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(Familial Adenomatous Polyposis)

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The Fashion Show

Mick Mason 'ia' Journal 171 March 2001

Who in their right mind at the age of 57 would even think of prancing along a catwalk as a male model? I think it would take a special reason and a certain amount of confidence and a lot of support from my wife, friends and family. A few years ago I probably had little of either, but times change and funny things, even pleasant things can happen. Let's start at the beginning quite a few years ago.

I used to smile when my father-in-law gave me instructions on getting to Devon from Oakham in Rutland by car. Every change of road was coupled with phrases like. "At the King's Head. turn left"' or "Straight on at the Black Swan roundabout". Looking back it was an easy way of remembering the route.

A few years later I had a different reason for remembering the locations of pubs, inns or hotels when I was diagnosed with a funny sounding illness called ulcerative colitis. It didn't mean much at the time just an inconvenience. I remember as a youngster in the early 50's getting out of the after dinner washing up by dashing to the toilet, it became a family joke.

12 year old Michael

After putting up with colitis for where although I had no major flare ups it was always there at a steady level as I called it. A kindly doctor thought I should have a better quality of life and I spent the next twelve months on varying doses of steroids and other medication. When only on the higher doses was any slight improvement shown and at Christmas 1997 things did change for the worse.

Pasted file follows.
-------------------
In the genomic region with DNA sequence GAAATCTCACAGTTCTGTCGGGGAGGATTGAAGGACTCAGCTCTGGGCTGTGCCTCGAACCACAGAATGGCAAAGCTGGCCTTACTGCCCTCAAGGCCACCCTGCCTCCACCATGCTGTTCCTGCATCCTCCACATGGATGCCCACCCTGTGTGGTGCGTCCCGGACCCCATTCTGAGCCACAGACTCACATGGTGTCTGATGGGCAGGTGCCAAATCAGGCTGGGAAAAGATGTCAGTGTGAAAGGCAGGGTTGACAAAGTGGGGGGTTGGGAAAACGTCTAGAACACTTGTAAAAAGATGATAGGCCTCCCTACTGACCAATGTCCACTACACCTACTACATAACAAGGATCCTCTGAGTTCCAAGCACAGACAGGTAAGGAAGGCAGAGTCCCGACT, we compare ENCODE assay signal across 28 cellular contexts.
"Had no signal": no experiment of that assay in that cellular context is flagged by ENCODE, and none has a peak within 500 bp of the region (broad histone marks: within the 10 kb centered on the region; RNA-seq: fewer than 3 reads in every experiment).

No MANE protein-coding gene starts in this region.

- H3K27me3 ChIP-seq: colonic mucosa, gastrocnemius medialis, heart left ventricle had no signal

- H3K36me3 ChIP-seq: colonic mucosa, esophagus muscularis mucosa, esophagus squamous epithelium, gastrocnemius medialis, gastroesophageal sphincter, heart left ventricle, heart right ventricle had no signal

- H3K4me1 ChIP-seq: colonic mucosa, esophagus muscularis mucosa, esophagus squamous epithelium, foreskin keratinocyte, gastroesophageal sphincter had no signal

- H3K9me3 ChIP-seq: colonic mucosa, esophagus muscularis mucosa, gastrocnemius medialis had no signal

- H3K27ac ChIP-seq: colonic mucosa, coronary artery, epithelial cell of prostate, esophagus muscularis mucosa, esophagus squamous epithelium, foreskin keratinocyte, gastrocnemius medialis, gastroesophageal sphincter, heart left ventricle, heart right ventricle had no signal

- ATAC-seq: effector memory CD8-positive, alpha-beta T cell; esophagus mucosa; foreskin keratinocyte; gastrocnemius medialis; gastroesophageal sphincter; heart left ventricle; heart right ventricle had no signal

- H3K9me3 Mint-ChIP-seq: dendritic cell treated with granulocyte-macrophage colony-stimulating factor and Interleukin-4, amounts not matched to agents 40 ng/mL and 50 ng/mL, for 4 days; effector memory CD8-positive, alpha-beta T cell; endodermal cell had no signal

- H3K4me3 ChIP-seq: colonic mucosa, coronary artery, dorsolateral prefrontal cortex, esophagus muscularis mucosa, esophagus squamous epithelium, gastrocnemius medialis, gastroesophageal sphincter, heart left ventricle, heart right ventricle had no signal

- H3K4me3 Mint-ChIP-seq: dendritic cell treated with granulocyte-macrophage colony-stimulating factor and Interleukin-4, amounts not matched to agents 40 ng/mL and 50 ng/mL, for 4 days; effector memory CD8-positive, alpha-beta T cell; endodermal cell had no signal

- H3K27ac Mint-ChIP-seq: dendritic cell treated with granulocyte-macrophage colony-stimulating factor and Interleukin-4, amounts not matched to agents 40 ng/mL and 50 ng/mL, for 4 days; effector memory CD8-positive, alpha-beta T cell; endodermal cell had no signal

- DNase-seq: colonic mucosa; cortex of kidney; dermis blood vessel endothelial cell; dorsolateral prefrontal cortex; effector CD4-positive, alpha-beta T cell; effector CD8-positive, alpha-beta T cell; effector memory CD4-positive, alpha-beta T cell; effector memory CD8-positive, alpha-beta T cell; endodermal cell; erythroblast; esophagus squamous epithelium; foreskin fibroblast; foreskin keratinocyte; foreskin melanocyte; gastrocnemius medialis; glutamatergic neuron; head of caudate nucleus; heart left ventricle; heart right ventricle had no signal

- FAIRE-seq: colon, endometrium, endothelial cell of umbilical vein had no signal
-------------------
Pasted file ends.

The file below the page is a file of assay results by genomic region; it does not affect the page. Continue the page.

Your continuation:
One check-up was quickly followed by another and laying on a hospital bed my kindly doctor showed my wife Ann, and myself a photo of my colon that looked like something from outer space. I think we had both been expecting the worst with the change in symptoms and were rather relieved in a way that an operation could improve my waste system.

We knew very little of the various alternatives in surgery, but were guided towards a permanent ileostomy due to my age and the multiple polyps. Looking back I am relieved I didn't really have any choice because for those who do, even with help support of doctors and stoma nurses, it must, at times, be a very difficult decision to make.

Before my operation, my stoma nurse gave advice and help and also a friend put me in touch with her friend, whose stoma was seventeen years old! This conversation with someone I didn't know lasted around two hours and answered many questions without really asking them.

My operation, shortly afterwards was complicated by the finding of a tumour and so followed thirty weeks chemotherapy, but that's another story.

Over the next year, I managed to reach little targets I set myself (under a wife's watchful eye) the highlight, driving 40 miles to see, for the first time, my telephone visitor.

When I read in the ia Journal of a training course for visitors, it seemed a natural thing to see if I would be acceptable and my application was forwarded by my stoma nurse. I saw it as a way of giving something hack for the help I had received. I considered myself rather fortunate to be selected for the course, as I thought having only a baby stoma might mean I was not experienced enough. In a way the course was what eventually led me on to the catwalk. I realised I had actually taken part on the course with role play which, whilst employed, any mention of I would miss by using my colitis as an excuse to disappear to the toilet until it was over. I am sure this covered my lack of self-confidence.